This species is an inquiline. Queens live in the nest of a different ant species, have no workers and are entirely dependent on their hosts for food. The queens produce eggs that are cared for and raised to maturity by the host workers.
|At a Glance||• Workerless Inquiline|
Distribution based on Regional Taxon Lists
Distribution based on AntMaps
Distribution based on AntWeb specimens
Check data from AntWeb
Ward (1996) - Brief observations on behaviour were made in the field during the collection of nest no. 12844. Most of the P. inquilinus queens were close to the host queen. One was riding on the back of the host queen gaster, holding on with her mandibles around the anterior peduncle of the petiole. (The concave masticatory margins of the P. inquilinus mandibles make them well-suited for this task.) As the nest was broken open Pseudomyrmex host workers were seen encountering P.inquilinus queens and no antagonistic behaviour ensued. The single parasite male was in the upper part of the twig nest, where most of the host males were concentrated, while the nine parasite queens and the host queen occurred in the lower portions of the nest. The entire host nest occupied a hollow section of the dead twig about 0.5 m in length (out of a total length of about 1 m).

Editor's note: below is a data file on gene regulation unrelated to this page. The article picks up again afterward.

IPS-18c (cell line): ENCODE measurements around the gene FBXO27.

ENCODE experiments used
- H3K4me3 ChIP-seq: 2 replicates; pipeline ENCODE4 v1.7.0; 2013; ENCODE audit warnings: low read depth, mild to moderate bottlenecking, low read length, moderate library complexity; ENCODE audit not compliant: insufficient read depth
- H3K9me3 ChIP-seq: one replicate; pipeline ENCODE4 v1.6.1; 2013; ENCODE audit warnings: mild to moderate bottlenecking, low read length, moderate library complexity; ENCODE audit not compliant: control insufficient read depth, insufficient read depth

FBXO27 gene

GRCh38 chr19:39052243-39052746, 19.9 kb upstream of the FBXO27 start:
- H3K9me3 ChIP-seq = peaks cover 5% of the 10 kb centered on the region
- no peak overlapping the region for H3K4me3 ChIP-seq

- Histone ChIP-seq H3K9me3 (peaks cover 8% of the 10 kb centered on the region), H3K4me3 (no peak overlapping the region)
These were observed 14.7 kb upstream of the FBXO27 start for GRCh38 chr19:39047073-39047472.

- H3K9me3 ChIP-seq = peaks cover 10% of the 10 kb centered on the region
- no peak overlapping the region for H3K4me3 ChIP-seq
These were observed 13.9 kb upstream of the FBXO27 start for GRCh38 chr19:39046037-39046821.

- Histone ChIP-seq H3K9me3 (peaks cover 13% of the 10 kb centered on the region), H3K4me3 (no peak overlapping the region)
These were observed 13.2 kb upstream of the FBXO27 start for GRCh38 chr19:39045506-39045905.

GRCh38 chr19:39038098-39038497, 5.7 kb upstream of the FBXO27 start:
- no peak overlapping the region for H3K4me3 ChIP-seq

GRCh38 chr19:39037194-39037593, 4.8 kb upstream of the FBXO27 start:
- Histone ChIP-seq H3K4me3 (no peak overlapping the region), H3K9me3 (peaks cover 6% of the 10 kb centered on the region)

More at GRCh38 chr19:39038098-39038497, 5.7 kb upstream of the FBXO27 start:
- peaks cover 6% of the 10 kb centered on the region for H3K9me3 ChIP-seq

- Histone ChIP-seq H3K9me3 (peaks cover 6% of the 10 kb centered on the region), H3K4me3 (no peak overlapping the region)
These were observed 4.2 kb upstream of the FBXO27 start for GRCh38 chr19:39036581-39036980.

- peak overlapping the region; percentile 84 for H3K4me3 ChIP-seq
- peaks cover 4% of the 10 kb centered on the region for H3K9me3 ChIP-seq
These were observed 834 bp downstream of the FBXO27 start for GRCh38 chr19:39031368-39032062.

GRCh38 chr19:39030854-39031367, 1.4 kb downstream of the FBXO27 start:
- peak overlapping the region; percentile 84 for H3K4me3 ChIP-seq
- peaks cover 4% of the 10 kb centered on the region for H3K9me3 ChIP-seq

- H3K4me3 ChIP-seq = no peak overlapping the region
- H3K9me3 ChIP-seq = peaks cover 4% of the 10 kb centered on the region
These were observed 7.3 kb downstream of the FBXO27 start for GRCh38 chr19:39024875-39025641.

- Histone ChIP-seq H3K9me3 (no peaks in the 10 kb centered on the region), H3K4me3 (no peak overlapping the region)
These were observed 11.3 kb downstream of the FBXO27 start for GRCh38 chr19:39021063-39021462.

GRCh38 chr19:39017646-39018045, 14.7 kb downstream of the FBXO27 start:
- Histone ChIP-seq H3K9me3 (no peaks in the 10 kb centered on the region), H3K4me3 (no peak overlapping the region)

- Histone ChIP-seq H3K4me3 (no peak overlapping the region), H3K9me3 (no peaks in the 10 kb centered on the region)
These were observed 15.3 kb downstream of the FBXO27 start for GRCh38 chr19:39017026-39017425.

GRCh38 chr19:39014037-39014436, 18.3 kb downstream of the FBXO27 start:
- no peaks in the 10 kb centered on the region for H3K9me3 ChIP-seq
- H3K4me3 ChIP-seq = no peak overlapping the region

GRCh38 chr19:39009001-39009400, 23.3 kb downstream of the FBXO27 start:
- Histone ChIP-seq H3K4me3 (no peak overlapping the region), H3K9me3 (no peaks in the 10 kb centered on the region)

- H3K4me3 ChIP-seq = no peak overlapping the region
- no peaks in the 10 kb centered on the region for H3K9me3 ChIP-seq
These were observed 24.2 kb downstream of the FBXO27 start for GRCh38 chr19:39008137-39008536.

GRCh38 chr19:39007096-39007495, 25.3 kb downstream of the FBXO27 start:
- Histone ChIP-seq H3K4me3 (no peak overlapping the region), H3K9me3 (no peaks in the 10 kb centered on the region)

The following information is derived from Barry Bolton's New General Catalogue, a catalogue of the world's ants.
- inquilinus. Pseudomyrmex inquilinus Ward, 1996: 255, figs. 1-4, 11, 12, 21, 22 (q.m.) ARGENTINA.
- Buschinger, A. (2009). Social parasitism among ants: a review. (Hymenoptera: Formicidae). Myrmecological News 12: 219-235.
- Ward, P. S. 1996. A new workerless social parasite in the ant genus Pseudomyrmex (Hymenoptera: Formicidae), with a discussion of the origin of social parasitism in ants. Systeamtic Entomology. 21:253-263. PDF